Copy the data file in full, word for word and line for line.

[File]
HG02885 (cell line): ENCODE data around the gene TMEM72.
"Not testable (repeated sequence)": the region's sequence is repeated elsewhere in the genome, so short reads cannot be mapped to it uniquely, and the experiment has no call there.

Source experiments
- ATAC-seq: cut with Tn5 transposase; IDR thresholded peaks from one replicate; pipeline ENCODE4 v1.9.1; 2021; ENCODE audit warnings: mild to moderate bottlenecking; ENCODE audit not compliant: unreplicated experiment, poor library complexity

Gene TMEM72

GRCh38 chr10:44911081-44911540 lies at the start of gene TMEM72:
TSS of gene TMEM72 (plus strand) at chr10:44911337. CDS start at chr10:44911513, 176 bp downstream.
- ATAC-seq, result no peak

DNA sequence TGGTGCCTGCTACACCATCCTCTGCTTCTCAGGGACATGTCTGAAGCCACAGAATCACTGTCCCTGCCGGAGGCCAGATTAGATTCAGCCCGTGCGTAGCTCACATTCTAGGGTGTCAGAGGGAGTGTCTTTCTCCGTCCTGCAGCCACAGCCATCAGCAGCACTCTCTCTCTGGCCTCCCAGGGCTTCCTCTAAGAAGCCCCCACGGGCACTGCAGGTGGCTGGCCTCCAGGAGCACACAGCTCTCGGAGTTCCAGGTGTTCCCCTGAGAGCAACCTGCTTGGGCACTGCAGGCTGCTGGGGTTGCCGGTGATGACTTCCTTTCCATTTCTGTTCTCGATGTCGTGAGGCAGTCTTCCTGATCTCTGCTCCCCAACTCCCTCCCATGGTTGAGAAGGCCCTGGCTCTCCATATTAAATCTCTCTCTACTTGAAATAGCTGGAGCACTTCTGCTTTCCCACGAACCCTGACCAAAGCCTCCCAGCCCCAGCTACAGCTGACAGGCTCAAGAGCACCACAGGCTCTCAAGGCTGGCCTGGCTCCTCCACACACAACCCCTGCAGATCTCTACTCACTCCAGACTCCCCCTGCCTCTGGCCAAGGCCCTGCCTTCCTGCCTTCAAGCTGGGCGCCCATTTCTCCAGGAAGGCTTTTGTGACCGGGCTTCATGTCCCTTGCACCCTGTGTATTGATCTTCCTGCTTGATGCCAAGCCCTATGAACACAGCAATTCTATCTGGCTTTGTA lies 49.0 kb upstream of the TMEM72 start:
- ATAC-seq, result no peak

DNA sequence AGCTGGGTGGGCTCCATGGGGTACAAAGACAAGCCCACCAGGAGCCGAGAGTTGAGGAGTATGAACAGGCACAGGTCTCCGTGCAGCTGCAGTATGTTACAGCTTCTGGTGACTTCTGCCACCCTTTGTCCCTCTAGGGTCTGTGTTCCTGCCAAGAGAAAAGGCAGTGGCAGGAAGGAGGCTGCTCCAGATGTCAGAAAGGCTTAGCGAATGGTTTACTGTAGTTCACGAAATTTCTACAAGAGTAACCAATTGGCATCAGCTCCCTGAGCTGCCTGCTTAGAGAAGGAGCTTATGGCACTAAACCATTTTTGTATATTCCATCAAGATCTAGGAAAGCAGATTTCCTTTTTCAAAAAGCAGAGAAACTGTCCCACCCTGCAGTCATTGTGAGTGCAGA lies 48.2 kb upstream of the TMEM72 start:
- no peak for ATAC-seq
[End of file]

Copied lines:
HG02885 (cell line): ENCODE data around the gene TMEM72.
"Not testable (repeated sequence)": the region's sequence is repeated elsewhere in the genome, so short reads cannot be mapped to it uniquely, and the experiment has no call there.

Source experiments
- ATAC-seq: cut with Tn5 transposase; IDR thresholded peaks from one replicate; pipeline ENCODE4 v1.9.1; 2021; ENCODE audit warnings: mild to moderate bottlenecking; ENCODE audit not compliant: unreplicated experiment, poor library complexity

Gene TMEM72

GRCh38 chr10:44911081-44911540 lies at the start of gene TMEM72:
TSS of gene TMEM72 (plus strand) at chr10:44911337. CDS start at chr10:44911513, 176 bp downstream.
- ATAC-seq, result no peak

DNA sequence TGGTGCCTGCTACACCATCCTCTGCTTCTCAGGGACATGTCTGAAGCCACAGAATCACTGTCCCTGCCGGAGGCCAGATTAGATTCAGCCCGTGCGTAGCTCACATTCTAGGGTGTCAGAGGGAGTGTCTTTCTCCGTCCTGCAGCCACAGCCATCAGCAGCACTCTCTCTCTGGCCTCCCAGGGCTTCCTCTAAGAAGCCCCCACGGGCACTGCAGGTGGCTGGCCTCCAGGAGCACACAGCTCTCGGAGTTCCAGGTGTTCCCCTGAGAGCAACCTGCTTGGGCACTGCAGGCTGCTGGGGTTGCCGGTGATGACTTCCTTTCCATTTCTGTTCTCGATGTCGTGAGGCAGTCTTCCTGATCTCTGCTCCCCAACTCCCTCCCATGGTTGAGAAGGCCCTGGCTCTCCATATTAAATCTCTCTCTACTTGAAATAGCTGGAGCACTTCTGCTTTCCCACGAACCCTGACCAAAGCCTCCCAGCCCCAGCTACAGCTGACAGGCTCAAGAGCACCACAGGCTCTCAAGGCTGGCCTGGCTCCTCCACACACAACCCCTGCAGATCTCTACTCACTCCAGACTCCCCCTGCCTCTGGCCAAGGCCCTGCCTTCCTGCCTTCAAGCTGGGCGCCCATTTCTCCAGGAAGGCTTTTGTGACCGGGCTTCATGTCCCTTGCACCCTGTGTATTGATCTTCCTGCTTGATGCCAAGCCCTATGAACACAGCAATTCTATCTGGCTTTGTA lies 49.0 kb upstream of the TMEM72 start:
- ATAC-seq, result no peak

DNA sequence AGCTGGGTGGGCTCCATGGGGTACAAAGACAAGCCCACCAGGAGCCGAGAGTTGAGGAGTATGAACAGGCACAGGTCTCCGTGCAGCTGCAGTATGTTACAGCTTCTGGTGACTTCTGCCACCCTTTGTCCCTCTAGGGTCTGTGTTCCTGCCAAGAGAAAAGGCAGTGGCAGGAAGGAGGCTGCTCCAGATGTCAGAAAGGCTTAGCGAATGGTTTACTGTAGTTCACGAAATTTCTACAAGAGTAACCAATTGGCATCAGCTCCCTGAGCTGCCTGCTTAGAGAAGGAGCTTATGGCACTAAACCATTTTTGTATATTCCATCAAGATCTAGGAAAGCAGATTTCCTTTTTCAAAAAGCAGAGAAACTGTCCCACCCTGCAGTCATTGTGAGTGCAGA lies 48.2 kb upstream of the TMEM72 start:
- no peak for ATAC-seq